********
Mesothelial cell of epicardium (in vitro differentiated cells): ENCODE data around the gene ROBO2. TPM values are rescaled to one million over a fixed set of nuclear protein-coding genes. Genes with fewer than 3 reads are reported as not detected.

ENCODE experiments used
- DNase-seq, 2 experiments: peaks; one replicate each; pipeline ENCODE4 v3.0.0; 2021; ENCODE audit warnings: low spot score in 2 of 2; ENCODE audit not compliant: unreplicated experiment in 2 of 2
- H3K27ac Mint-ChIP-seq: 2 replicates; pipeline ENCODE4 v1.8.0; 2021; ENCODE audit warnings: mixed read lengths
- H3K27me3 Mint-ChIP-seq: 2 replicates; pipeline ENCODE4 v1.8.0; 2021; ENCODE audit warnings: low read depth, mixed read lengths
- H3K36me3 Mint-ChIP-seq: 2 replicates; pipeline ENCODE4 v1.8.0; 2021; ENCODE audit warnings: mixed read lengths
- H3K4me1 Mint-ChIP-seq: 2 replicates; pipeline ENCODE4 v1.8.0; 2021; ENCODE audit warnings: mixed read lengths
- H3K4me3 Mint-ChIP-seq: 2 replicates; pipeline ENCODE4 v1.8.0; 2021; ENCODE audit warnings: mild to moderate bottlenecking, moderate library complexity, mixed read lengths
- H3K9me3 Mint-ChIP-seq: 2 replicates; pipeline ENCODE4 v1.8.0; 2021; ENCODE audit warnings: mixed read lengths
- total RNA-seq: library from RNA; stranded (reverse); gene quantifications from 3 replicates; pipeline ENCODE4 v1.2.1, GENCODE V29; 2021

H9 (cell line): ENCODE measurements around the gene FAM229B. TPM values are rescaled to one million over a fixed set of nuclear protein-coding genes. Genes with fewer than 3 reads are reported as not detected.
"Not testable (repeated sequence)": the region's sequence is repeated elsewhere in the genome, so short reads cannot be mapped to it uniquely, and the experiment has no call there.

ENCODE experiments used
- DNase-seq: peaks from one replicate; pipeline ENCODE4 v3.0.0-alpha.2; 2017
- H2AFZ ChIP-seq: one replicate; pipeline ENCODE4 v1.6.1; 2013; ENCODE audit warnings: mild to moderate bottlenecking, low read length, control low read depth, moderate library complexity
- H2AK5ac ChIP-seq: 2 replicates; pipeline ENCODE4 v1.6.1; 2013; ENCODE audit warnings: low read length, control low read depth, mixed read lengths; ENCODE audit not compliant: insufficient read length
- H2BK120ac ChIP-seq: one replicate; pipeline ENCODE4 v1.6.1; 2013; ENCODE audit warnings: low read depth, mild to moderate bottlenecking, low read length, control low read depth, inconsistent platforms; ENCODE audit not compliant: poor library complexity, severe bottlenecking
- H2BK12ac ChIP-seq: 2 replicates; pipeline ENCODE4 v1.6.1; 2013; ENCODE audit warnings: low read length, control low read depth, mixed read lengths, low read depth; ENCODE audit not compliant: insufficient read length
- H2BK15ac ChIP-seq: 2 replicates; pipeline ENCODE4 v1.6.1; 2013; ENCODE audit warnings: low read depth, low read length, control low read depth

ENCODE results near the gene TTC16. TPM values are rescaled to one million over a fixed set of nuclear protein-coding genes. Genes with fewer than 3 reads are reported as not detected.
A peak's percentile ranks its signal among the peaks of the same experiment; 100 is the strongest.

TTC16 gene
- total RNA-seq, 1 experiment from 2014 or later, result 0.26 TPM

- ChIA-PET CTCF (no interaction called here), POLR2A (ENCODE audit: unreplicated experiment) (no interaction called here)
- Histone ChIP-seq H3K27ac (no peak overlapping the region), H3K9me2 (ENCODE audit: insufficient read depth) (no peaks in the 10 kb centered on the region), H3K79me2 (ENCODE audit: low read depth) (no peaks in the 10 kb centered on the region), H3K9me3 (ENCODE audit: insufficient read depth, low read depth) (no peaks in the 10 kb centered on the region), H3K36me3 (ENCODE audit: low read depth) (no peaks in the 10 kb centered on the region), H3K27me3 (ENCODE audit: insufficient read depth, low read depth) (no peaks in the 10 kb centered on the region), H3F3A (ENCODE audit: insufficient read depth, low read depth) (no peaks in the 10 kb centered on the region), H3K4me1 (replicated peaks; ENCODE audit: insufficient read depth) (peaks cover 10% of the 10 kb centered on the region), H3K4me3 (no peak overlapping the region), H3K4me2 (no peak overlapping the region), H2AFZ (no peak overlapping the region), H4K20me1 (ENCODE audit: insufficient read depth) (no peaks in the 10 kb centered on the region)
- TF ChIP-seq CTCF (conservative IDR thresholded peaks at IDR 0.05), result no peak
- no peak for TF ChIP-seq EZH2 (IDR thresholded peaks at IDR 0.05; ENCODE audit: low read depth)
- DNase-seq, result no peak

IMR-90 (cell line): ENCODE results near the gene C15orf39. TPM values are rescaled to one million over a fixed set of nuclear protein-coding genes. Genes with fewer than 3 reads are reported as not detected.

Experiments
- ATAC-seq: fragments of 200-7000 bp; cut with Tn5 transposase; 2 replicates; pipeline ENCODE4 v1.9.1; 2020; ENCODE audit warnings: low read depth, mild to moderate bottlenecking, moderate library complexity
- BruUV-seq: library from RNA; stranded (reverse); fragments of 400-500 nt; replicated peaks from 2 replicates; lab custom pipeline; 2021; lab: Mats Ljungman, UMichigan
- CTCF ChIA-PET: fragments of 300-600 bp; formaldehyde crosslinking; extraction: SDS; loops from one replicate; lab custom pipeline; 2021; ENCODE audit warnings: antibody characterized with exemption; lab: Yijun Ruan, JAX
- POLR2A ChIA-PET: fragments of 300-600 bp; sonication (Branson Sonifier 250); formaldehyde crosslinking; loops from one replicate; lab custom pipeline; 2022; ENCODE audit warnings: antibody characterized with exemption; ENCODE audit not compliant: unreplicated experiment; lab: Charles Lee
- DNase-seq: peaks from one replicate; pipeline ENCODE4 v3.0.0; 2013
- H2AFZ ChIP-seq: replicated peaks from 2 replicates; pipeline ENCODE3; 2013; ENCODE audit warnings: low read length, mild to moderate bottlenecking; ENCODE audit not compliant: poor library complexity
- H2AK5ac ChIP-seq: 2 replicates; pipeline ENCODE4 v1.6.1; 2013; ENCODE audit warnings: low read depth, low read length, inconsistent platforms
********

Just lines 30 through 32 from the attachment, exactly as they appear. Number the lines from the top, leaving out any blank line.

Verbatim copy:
Experiments
- ATAC-seq: fragments of 200-7000 bp; cut with Tn5 transposase; 2 replicates; pipeline ENCODE4 v1.9.1; 2020; ENCODE audit warnings: low read depth, mild to moderate bottlenecking, moderate library complexity
- BruUV-seq: library from RNA; stranded (reverse); fragments of 400-500 nt; replicated peaks from 2 replicates; lab custom pipeline; 2021; lab: Mats Ljungman, UMichigan